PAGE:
SEEK just ran our first ever Camp SEEK — a week long intensive program for young women interested in STEM (Science, Technology, Engineering, Math) related careers. This program was spearheaded by the brilliant Sarah Redmond and I feel very grateful to have been a part of it.
Signing up to participate I knew that I was going to be teaching young girls about UX, with my colleague Rob Scherer, but what I didn’t expect is what I would learn from them.
I got my first glimpse of the ladies at the ‘Women in Tech’ panel on the Monday afternoon.
Despite only meeting that morning, the girls had already formed fast friends and were chatting amoungst each other. When the panel started they gave their full attention and asked questions of the calibre I would expect to hear at any industry women in tech panel, including:
Have you ever faced discrimination in your work because you are a woman?
How many women are CEO’s and heads of companies?
Unfortunately we had to tell them yes, and not many, respectively. To explain to them the severity of the situation I chimed in with the fact that there are more dudes named John running companies in the US than women. I don’t see that been a problem for these brilliant young women, however. These will be the girls who do something about that.
Tuesday morning I co-ran a UX session along with Rob. It took a few minutes for them to warm up and soon they were excitedly explaining their Bad UX experiences to us. They drew some awesome interfaces and were not shy about participating and asking questions. They were everything I wasn’t at 15, but wish I had been: Confident, Assertive, Go-getters. They told us their passions and ideas for their tech careers, that I hadn’t even begun to imagine in my undergraduate degree, let alone at their age. The main activity that our session revolved around was photo sharing habits. We got the girls to interview each other; we analyzed the data using affinity maps; they created interfaces solving a pain point with existing photo sharing apps, and; they usability tested the paper prototypes.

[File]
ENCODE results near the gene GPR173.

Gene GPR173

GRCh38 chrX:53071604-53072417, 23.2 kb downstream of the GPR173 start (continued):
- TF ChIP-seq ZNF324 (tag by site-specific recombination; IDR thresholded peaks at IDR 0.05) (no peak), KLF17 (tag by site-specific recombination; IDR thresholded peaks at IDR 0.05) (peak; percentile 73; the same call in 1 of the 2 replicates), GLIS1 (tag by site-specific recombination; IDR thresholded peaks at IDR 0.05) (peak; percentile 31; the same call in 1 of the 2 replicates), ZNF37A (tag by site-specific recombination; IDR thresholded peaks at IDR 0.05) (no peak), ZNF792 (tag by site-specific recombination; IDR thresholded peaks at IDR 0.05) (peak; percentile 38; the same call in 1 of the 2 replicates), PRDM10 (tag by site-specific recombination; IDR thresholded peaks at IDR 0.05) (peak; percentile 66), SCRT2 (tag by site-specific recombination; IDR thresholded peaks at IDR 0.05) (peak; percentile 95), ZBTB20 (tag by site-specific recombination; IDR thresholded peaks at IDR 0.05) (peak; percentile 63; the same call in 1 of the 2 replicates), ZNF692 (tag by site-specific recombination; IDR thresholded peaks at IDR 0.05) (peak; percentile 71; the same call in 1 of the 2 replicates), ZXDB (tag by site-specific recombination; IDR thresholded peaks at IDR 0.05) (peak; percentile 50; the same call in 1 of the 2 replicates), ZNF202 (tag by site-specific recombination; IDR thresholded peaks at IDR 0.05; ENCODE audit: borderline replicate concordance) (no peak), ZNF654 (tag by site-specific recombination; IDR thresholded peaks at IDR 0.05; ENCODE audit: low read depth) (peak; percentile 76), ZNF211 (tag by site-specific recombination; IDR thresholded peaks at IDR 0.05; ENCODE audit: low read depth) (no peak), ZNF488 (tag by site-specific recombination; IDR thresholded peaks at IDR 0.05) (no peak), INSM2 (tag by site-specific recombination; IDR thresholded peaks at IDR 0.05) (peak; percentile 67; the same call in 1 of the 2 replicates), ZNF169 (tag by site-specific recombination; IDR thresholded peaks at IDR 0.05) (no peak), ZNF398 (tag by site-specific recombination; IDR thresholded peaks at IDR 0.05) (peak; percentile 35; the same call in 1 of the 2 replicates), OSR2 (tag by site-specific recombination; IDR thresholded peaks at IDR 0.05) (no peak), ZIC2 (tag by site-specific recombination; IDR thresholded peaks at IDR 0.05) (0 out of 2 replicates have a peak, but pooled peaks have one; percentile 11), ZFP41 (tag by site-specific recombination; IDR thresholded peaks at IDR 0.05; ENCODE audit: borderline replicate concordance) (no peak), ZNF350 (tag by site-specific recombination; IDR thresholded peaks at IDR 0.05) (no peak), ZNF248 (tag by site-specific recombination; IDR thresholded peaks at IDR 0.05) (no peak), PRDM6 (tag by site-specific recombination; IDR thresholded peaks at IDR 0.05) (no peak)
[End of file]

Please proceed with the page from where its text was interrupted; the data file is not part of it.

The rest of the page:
When we analyzed their data, there were some interesting insights in regards to their photo sharing habits.
Here’s what we learned:
They're not all on SnapChat and Instagram
Some even like physical photos and print them off
They don't all post publicly, as the media would have us believe
They are concerned about privacy
They're not all self-absorbed and posting selfies, many spoke about disliking selfies.
One was insightful enough to ask the question "what is the thing you want to get out of when you post something online?". The answers too were very honest and introspective:
- To get likes
- To share photos and give assurance to self about 'coolness'
Along with the pressure to be 'cool' they also spoke about wanting to be able to report explicit content and inappropriate people, or even better yet - never see it. They also were insightful enough to understand that when people post mean things they are doing it on purpose to "destroy one's self-esteem".
These young women do have a lot of body pressure from online sources, but they also have lots of resources online that are body positive. In the create-a-thon at the end of the week one team took on this challenge on with their project I’m beautiful anyway. When I spoke to these particular girls they were all pretty confident with themselves, bodies included, even more so than adult women that I know. Maybe the Internet isn't all bad for body image, when there are awesome self-love blogs available that these woman are creating and contributing to. One showed me a website she worked on in year 8 which just blew my mind. The things kids can do today are things we didn't touch until university. With their talent, confidence and new weapons against the doubts that plague most women, I can't wait to see what these woman achieve when they've already achieved so much by 16.